Bounds bounds = new Bounds(_manager.transform.position, _manager.swimLimit * 2);
        RaycastHit hit = new RaycastHit();
        if (!bounds.Contains(transform.position))
            _turning = true;
            _direction = _manager.transform.position - transform.position;
        else if (Physics.Raycast(transform.position, transform.forward * _manager._obstacleReaction * Time.deltaTime, out hit))
            _turning = true;
            _direction = Vector3.Reflect(transform.forward, hit.normal);
            _turning = false;

        if (_turning)
            transform.rotation = Quaternion.Slerp(transform.rotation, Quaternion.LookRotation(_direction), _manager._rotationSpeed * Time.deltaTime);
            if (Random.Range(0, 100) < 10)
                _speed = Random.Range(_manager.minSpeed, _manager.maxSpeed);

            if (Random.Range(0, 100) < 20)



I wanted to play around with some danger elements. If a shark would appear, I wanted to make the fishes panic and change direction in a faster motion then they do with a regular obstacle.


Instead of using reflection to make the fishes turn direction smoothly, I wanted to make them turn 90 degrees. To give them the panic effect I multiplied their speed each time they saw the shark.

    void CheckForDanger()
        RaycastHit hit = new RaycastHit();

        if (Physics.Raycast(transform.position, transform.forward * _manager._dangerReaction * Time.deltaTime, out hit))
            if (hit.transform.CompareTag("Shark"))
                _seeDanger = true;
                _direction = transform.forward * -1;
                transform.rotation = Quaternion.Slerp(transform.rotation, Quaternion.LookRotation(_direction), _manager._rotationSpeed * 10 * Time.deltaTime);
                _seeDanger = false;
        if (_seeDanger)
            _speed = Random.Range(_manager.minSpeed, _manager.maxSpeed) * 2;
            _speed = Random.Range(_manager.minSpeed, _manager.maxSpeed);


The Process

My goal was to create a type of AI behavior I never done before. There was a time I wanted to buy an aquarium with fishes, and I spend a bit too much time looking at the fishes swimming around during my free time. I got intrigued by the way they moved, and this inspired me to create this project.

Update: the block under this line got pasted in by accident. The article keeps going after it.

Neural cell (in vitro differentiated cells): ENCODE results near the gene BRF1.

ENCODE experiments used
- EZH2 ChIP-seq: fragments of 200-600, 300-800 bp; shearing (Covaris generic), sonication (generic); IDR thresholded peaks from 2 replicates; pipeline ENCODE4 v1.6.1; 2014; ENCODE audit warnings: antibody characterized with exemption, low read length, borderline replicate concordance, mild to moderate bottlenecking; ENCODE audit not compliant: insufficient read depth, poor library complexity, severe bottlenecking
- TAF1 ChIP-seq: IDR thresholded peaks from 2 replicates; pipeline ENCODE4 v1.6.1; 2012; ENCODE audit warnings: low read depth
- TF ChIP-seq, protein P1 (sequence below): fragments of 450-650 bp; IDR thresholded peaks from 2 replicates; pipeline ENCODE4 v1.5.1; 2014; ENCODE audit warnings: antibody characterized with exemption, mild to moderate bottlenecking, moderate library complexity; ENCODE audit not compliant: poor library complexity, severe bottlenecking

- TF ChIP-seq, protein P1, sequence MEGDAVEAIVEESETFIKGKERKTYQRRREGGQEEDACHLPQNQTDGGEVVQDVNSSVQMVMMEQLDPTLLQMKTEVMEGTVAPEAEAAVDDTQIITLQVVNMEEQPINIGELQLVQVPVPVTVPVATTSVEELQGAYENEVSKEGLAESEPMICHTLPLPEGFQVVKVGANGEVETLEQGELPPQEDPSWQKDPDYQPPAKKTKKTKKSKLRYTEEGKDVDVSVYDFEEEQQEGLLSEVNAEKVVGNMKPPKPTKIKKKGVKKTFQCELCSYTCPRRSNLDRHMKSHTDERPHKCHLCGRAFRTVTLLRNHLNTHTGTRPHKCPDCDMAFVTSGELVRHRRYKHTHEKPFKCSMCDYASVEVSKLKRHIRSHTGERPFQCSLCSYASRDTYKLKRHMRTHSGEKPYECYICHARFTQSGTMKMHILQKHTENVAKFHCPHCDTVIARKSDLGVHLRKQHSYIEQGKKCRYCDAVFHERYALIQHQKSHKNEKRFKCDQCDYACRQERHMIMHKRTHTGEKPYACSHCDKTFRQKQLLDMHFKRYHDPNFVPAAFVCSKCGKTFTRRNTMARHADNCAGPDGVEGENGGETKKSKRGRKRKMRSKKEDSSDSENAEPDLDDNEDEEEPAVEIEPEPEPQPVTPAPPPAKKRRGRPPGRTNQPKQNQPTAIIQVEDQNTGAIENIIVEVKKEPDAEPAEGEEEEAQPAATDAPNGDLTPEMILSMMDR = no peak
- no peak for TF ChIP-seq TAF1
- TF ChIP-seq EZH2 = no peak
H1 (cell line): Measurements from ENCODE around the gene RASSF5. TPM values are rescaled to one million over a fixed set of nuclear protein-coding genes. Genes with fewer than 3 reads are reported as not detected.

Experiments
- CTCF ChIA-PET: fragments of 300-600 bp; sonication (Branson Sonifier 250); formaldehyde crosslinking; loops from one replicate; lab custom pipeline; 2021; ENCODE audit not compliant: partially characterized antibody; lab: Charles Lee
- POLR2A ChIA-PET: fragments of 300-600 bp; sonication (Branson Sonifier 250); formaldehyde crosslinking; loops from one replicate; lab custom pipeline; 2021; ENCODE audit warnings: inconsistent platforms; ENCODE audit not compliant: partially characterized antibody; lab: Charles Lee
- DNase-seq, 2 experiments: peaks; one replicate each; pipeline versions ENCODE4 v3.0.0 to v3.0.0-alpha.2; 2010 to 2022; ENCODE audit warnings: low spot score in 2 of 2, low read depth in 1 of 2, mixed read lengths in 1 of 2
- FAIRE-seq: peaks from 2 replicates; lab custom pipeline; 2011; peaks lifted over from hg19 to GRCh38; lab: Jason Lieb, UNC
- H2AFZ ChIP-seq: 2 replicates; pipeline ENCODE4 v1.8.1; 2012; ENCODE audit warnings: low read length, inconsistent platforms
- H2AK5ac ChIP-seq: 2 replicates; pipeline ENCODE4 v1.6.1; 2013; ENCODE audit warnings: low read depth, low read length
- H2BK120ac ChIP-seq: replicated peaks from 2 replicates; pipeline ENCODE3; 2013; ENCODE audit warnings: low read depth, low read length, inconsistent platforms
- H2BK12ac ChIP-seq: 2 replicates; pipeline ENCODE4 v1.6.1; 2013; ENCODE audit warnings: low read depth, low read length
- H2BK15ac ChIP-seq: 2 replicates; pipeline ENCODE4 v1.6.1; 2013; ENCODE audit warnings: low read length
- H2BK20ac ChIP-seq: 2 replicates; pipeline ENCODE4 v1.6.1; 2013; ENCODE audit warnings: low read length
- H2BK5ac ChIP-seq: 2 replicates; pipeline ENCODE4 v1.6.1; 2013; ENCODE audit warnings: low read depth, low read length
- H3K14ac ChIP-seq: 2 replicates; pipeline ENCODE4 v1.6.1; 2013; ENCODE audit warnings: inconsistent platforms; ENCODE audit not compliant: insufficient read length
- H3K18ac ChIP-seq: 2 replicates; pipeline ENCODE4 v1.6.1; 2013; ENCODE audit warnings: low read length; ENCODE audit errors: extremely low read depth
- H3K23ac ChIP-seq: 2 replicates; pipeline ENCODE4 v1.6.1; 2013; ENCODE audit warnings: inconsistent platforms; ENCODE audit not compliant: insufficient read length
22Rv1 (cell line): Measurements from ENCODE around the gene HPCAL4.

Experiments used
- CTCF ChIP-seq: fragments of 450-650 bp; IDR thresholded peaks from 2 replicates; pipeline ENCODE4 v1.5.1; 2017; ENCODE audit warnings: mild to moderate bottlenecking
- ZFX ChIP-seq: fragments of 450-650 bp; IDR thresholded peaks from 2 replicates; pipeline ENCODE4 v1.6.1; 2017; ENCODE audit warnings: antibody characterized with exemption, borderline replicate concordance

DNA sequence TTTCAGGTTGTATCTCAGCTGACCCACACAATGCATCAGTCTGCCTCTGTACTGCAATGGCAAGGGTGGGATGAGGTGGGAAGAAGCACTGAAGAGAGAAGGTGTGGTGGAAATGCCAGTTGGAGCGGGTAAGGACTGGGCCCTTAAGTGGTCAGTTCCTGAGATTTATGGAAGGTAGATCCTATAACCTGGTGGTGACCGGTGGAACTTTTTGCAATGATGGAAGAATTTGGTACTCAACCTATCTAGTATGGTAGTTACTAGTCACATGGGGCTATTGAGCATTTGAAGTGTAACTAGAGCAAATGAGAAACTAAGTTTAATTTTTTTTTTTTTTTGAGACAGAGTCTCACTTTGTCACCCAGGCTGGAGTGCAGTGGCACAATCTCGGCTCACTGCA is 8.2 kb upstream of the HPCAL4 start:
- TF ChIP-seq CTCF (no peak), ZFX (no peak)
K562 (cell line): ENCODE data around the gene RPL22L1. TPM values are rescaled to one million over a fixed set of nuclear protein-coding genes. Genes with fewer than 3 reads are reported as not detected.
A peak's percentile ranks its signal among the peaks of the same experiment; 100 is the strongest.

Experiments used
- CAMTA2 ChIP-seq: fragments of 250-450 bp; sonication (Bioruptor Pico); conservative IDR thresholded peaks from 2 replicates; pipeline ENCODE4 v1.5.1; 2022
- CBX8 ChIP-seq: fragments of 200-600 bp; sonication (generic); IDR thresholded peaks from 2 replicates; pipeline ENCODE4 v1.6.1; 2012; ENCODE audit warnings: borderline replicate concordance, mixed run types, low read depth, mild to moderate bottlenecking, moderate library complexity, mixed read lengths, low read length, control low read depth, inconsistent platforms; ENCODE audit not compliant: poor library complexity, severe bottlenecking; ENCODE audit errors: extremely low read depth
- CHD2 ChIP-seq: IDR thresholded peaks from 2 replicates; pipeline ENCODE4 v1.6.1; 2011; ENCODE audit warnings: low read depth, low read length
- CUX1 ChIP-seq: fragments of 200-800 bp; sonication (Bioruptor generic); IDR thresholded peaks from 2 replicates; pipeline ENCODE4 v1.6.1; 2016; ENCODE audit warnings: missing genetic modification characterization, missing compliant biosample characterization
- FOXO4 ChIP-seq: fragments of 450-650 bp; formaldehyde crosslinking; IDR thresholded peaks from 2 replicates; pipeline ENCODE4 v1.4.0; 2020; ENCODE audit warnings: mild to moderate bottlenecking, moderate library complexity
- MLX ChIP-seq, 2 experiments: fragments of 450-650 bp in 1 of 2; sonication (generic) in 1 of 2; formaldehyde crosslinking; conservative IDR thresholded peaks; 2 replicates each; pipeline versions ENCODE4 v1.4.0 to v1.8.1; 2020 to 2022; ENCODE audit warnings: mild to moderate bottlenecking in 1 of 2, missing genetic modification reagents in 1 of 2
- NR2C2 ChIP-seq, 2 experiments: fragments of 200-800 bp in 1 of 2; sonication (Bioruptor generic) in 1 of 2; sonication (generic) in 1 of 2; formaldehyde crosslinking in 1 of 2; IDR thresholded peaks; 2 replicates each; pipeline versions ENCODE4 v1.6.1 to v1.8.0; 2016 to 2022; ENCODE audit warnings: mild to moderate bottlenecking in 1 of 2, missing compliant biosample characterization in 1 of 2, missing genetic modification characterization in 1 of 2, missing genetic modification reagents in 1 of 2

My main issue was performance. In the beginning I couldn’t have enough fishes spawning at the same time. As soon as I had more then 100 fishes the FPS dropped to 20. I did manage to fix it by optimizing the code. For instance, I used a for each-loop instead of a regular for-loop because I didn’t realize it’s an enumerator.


After fixing some code I checked the profiler and saw that I had a lot of debugging happening without my knowledge; and this was the second reason why my performance was slow. I realized I forgot to connect some values of my animator. It was a small mistake that made a huge difference. I wouldn’t have managed to find it so quickly if I hadn’t checked the profiler. After fixing that bug my program ran smoothly.


Another challenge I had was making the fishes avoid obstacles smoothly. I had trouble deciding how to create the detections without causing the performance to drop too much. My original plan was to create a bounding box on them to be able to detect obstacles easier. Doing that made my performance drop a lot! I then decided to only crate a ray from the direction of the fishes, since I wanted them to avoid the obstacles in front of them. This solution solved the performance issue and still looked good in run time.


The only thing this solution affected was that the fishes couldn’t always sport every obstacle in time. This meant they sometimes turned away from the obstacles too late and ended up going throw the objects corner a bit.